Dark Energy Survey Data Management group lays groundwork for next survey at NCSA

06.22.17 -

Understanding the 14-billion-year history of cosmic expansion requires a deep and wide map of the universe. The fainter and more distant the source of light is, the farther back in time astronomers can look to interrogate their theories on how the universe came to be.

Using larger telescopes and more sensitive cameras, astronomers have begun systematically mapping the Earth's night sky to greater depths. Right now, about a quarter of the southern sky is being mapped by the Dark Energy Survey (DES), using a new, large camera on the 4-meter Blanco Telescope in Chile, which is capturing the light of hundreds of millions of galaxies over a 5,000 square degree region.

The National Center for Supercomputing Applications (NCSA) at the University of Illinois at Urbana Champaign is one of the three founding members of DES, chosen to lead the data management component of the project. NCSA Research Scientist Felipe Menanteau and the DES Data Management team are using the Blue Waters supercomputer—as well as Illinois' Campus Cluster and Fermilab's Fermigrid—to process the raw telescope images into high-quality scientific data products.

DES began searching the southern skies on August 2013 and will continue observing for around 100 nights a year until the end of 2018. During a normal night of observations, DES produces about 1 TB of raw data, including science and calibration images, which are transported automatically from Chile to NCSA to be archived and reduced. The DES data management system is in charge of processing, calibrating and archiving these images.

Menanteau says Blue Waters staff spent almost two years working with his team to get the "perfectly parallel" scientific pipelines the survey uses to work on the system. These pipelines are responsible for automatically turning an image taken at multiple exposures into accessible and organized data. He explains this process more in the following video.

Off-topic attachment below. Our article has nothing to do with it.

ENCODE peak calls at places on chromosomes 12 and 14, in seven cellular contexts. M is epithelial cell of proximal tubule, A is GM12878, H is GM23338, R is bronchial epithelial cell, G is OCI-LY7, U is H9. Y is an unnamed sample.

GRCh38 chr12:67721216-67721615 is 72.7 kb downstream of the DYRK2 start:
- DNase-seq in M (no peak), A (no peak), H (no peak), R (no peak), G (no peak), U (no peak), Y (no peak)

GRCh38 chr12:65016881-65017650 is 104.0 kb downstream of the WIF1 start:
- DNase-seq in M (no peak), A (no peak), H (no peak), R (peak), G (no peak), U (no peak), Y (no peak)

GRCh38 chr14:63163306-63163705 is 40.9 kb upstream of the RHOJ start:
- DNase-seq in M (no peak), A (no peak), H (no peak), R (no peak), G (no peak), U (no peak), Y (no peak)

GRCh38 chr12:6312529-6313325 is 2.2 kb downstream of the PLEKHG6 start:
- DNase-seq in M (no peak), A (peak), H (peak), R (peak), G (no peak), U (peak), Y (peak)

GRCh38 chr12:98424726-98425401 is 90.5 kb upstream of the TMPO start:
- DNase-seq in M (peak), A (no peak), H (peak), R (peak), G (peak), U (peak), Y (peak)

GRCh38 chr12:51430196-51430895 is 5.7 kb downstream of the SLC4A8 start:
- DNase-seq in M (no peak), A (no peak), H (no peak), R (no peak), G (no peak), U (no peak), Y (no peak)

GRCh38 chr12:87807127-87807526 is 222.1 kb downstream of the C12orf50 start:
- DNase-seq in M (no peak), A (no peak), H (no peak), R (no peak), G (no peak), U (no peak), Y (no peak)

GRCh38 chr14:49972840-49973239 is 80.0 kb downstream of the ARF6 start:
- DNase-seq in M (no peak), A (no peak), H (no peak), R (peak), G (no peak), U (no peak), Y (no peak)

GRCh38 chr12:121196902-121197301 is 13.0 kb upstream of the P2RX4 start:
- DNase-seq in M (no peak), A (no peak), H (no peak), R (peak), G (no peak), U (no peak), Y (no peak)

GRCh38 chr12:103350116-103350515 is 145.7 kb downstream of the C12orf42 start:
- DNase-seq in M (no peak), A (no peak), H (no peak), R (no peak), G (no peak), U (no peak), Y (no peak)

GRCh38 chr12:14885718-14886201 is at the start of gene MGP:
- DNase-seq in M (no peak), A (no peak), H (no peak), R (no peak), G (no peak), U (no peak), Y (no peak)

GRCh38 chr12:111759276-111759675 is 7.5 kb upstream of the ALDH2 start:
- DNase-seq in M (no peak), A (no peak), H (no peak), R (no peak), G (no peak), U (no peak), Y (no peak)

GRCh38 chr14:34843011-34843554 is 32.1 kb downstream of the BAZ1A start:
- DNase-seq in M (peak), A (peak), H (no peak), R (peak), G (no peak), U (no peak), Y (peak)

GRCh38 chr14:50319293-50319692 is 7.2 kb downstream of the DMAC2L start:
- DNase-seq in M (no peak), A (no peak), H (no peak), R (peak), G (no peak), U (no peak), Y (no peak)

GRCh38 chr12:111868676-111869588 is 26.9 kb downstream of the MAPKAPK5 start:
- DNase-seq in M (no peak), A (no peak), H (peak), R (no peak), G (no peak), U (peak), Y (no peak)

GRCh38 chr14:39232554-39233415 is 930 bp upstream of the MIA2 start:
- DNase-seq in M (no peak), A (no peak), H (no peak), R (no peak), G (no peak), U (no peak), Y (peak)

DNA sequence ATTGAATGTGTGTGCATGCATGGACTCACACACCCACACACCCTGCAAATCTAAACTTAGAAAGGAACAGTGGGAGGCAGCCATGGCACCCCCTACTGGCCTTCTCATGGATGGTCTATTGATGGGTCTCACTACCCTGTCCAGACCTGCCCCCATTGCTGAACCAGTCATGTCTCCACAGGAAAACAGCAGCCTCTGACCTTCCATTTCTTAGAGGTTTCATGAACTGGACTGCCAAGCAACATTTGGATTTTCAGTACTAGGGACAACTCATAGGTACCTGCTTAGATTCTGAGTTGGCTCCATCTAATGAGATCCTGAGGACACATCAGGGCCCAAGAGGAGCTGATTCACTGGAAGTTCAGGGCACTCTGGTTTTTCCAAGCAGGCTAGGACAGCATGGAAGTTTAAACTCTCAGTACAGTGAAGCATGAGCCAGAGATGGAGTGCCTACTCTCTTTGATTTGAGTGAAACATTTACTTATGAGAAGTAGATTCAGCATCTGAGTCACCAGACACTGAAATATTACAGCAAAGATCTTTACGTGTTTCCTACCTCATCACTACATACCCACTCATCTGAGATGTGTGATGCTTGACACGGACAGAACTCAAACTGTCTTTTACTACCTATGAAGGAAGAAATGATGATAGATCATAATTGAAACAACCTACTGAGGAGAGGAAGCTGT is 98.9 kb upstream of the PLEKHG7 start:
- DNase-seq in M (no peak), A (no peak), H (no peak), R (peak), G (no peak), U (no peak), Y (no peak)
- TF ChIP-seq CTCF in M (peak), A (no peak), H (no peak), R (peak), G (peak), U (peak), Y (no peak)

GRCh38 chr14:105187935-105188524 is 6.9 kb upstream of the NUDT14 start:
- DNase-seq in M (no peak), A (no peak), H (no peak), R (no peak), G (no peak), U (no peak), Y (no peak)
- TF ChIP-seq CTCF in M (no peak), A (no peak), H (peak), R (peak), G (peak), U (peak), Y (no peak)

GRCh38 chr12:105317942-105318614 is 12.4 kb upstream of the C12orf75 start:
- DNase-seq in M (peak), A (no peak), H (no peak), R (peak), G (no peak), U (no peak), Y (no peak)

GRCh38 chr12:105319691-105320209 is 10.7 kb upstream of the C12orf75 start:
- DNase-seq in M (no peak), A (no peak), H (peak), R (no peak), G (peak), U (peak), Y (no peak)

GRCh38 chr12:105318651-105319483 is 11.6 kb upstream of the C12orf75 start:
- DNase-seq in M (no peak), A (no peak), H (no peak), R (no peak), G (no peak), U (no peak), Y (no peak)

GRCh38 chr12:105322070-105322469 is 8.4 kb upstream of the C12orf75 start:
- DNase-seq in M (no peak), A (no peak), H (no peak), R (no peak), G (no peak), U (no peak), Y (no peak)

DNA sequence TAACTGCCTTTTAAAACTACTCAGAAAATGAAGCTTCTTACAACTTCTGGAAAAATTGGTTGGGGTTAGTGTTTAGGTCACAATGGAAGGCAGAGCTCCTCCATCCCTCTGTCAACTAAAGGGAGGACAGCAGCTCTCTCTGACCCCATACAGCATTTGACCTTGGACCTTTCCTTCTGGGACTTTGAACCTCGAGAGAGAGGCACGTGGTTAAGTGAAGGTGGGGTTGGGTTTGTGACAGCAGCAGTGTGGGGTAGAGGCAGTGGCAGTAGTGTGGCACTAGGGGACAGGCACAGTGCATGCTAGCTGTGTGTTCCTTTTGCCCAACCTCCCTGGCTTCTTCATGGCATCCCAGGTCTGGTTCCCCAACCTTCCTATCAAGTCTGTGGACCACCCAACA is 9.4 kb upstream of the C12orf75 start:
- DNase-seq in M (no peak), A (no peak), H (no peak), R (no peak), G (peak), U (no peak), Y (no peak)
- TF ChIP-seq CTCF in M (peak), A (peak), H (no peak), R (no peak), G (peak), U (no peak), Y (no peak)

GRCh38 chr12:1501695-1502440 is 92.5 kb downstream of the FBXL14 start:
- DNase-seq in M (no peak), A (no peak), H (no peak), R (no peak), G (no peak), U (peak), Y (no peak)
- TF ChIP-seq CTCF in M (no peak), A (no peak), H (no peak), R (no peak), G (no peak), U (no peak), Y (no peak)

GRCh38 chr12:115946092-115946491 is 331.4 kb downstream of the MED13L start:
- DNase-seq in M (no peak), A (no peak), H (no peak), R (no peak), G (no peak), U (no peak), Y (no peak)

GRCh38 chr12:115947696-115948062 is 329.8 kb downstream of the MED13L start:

A next generation survey, the Large Synoptic Survey Telescope (LSST), is set to start operations in early 2020, and NCSA will host its Data Facility for operations. LSST is building off knowledge developed over the course of DES that allows for astronomical pipelines to be run on systems like Blue Waters. This knowledge is helping LSST prepare innovative pipelines for a more ambitious and expansive look at the universe..

"We're using galaxies to properly map the distribution of matter in the universe," says Menanteau, adding that gaining such knowledge will allow scientists to learn more about dark energy, a mysterious force that’s pushing galaxies and clusters of galaxies away from each other at an accelerating rate.

Every year DES releases all observations made to date to the project's collaborators, who use the data for rapid science analysis and to enhance their understanding of the evolution of the universe. The survey has discovered previously unknown dwarf planets and dwarf galaxies in and around our Milky Way as well as millions of more distant, previously undetected galaxies. The survey will publicly release half of their data in December 2017, with a follow-up public release at the end of the project.

Felipe Menanteau is also a Research Professor of Astronomy at the University of Illinois. The Dark Energy Survey is supported by the National Science Foundation grant #1536171, the Department of Energy, foreign funding agencies, and the DES collaborating institutions, which are listed at www.darkenergysurvey.org.

Much of the footage in the video came from NCSA's Advanced Visualization Lab's movie "Seeing the Beginning of Time," now available on Amazon Prime. Footage and timelapses also originally used in "Wonders of the Chilean Sky" was provided by Bjoern Soergel of the Institute of Astronomy, Cambridge.

National Science Foundation

Blue Waters is supported by the National Science Foundation through awards ACI-0725070 and ACI-1238993.